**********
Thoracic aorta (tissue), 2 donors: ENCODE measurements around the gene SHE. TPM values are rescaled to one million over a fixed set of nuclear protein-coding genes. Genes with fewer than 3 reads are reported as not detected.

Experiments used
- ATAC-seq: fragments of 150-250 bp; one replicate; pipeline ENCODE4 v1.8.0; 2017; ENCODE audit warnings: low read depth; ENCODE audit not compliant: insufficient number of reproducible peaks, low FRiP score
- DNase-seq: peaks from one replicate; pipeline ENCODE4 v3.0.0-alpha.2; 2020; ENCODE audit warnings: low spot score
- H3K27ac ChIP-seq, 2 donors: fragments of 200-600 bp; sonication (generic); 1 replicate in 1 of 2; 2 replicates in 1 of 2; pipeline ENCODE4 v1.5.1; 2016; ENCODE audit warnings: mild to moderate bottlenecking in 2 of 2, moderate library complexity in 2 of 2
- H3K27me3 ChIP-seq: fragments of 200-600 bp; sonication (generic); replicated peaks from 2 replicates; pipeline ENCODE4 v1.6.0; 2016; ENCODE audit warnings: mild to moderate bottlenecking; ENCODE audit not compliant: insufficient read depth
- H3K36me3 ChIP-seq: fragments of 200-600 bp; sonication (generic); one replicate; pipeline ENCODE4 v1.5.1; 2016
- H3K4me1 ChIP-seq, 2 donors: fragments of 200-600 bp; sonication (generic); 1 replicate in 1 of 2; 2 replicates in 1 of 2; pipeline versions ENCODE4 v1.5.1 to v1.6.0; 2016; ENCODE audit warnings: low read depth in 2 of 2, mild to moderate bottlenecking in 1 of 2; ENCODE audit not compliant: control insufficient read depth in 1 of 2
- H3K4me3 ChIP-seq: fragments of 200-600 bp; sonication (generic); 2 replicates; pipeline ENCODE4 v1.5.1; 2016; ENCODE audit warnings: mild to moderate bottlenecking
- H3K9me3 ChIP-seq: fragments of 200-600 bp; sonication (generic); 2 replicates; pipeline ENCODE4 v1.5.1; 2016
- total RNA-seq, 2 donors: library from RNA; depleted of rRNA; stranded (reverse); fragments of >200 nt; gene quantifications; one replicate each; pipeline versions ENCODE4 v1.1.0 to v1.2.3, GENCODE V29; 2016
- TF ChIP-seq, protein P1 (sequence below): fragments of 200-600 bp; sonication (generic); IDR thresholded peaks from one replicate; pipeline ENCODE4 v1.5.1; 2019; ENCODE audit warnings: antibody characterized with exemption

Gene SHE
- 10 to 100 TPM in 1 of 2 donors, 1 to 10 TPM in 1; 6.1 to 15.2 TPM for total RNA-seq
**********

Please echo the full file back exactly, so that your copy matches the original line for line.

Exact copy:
Thoracic aorta (tissue), 2 donors: ENCODE measurements around the gene SHE. TPM values are rescaled to one million over a fixed set of nuclear protein-coding genes. Genes with fewer than 3 reads are reported as not detected.

Experiments used
- ATAC-seq: fragments of 150-250 bp; one replicate; pipeline ENCODE4 v1.8.0; 2017; ENCODE audit warnings: low read depth; ENCODE audit not compliant: insufficient number of reproducible peaks, low FRiP score
- DNase-seq: peaks from one replicate; pipeline ENCODE4 v3.0.0-alpha.2; 2020; ENCODE audit warnings: low spot score
- H3K27ac ChIP-seq, 2 donors: fragments of 200-600 bp; sonication (generic); 1 replicate in 1 of 2; 2 replicates in 1 of 2; pipeline ENCODE4 v1.5.1; 2016; ENCODE audit warnings: mild to moderate bottlenecking in 2 of 2, moderate library complexity in 2 of 2
- H3K27me3 ChIP-seq: fragments of 200-600 bp; sonication (generic); replicated peaks from 2 replicates; pipeline ENCODE4 v1.6.0; 2016; ENCODE audit warnings: mild to moderate bottlenecking; ENCODE audit not compliant: insufficient read depth
- H3K36me3 ChIP-seq: fragments of 200-600 bp; sonication (generic); one replicate; pipeline ENCODE4 v1.5.1; 2016
- H3K4me1 ChIP-seq, 2 donors: fragments of 200-600 bp; sonication (generic); 1 replicate in 1 of 2; 2 replicates in 1 of 2; pipeline versions ENCODE4 v1.5.1 to v1.6.0; 2016; ENCODE audit warnings: low read depth in 2 of 2, mild to moderate bottlenecking in 1 of 2; ENCODE audit not compliant: control insufficient read depth in 1 of 2
- H3K4me3 ChIP-seq: fragments of 200-600 bp; sonication (generic); 2 replicates; pipeline ENCODE4 v1.5.1; 2016; ENCODE audit warnings: mild to moderate bottlenecking
- H3K9me3 ChIP-seq: fragments of 200-600 bp; sonication (generic); 2 replicates; pipeline ENCODE4 v1.5.1; 2016
- total RNA-seq, 2 donors: library from RNA; depleted of rRNA; stranded (reverse); fragments of >200 nt; gene quantifications; one replicate each; pipeline versions ENCODE4 v1.1.0 to v1.2.3, GENCODE V29; 2016
- TF ChIP-seq, protein P1 (sequence below): fragments of 200-600 bp; sonication (generic); IDR thresholded peaks from one replicate; pipeline ENCODE4 v1.5.1; 2019; ENCODE audit warnings: antibody characterized with exemption

Gene SHE
- 10 to 100 TPM in 1 of 2 donors, 1 to 10 TPM in 1; 6.1 to 15.2 TPM for total RNA-seq